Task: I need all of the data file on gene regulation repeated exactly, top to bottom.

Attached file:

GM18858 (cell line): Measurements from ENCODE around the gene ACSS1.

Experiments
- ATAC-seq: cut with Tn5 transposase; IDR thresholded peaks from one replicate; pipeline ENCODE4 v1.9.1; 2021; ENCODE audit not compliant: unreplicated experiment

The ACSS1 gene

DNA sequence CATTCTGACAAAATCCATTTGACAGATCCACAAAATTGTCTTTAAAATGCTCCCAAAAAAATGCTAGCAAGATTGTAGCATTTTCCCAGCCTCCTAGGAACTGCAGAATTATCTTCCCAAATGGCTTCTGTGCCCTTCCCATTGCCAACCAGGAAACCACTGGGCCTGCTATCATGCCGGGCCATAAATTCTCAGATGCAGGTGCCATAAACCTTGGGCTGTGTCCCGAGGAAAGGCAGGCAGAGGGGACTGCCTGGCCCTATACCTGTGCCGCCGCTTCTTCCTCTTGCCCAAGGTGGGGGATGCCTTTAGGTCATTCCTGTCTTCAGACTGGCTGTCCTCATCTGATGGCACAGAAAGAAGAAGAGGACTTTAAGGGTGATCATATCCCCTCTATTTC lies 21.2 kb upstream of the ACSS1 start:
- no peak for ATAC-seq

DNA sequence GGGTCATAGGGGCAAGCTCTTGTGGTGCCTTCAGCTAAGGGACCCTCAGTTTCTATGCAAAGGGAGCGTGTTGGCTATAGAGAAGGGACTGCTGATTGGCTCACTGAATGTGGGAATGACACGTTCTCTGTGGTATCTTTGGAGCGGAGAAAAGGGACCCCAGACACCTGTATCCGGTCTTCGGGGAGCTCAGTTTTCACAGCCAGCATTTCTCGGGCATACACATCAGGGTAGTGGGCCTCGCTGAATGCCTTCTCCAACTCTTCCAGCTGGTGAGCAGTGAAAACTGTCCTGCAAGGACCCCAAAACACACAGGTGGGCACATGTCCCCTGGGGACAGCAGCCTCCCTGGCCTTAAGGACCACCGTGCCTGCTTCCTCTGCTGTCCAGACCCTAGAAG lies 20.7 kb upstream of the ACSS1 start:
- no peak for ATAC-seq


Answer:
GM18858 (cell line): Measurements from ENCODE around the gene ACSS1.

Experiments
- ATAC-seq: cut with Tn5 transposase; IDR thresholded peaks from one replicate; pipeline ENCODE4 v1.9.1; 2021; ENCODE audit not compliant: unreplicated experiment

The ACSS1 gene

DNA sequence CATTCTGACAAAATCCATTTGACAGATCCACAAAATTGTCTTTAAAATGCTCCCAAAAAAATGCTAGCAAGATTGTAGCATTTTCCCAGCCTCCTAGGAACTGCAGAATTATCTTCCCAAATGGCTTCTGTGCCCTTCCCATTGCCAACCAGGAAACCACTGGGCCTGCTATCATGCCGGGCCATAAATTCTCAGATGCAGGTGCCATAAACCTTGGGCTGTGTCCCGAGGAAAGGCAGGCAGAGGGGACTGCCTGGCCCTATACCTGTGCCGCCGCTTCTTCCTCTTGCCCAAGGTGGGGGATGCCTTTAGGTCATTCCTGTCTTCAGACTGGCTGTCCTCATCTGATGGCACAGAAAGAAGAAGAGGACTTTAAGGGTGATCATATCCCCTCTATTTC lies 21.2 kb upstream of the ACSS1 start:
- no peak for ATAC-seq

DNA sequence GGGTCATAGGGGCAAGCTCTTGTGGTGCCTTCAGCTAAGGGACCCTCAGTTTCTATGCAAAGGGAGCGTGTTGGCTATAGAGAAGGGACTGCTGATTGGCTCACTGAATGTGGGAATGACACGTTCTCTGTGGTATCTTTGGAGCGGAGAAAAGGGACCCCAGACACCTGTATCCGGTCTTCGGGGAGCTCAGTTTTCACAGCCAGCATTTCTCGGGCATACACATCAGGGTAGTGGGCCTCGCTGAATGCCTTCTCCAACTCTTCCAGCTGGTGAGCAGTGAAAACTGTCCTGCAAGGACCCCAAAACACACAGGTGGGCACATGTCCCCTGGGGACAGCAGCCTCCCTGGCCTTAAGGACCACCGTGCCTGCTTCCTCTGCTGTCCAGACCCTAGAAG lies 20.7 kb upstream of the ACSS1 start:
- no peak for ATAC-seq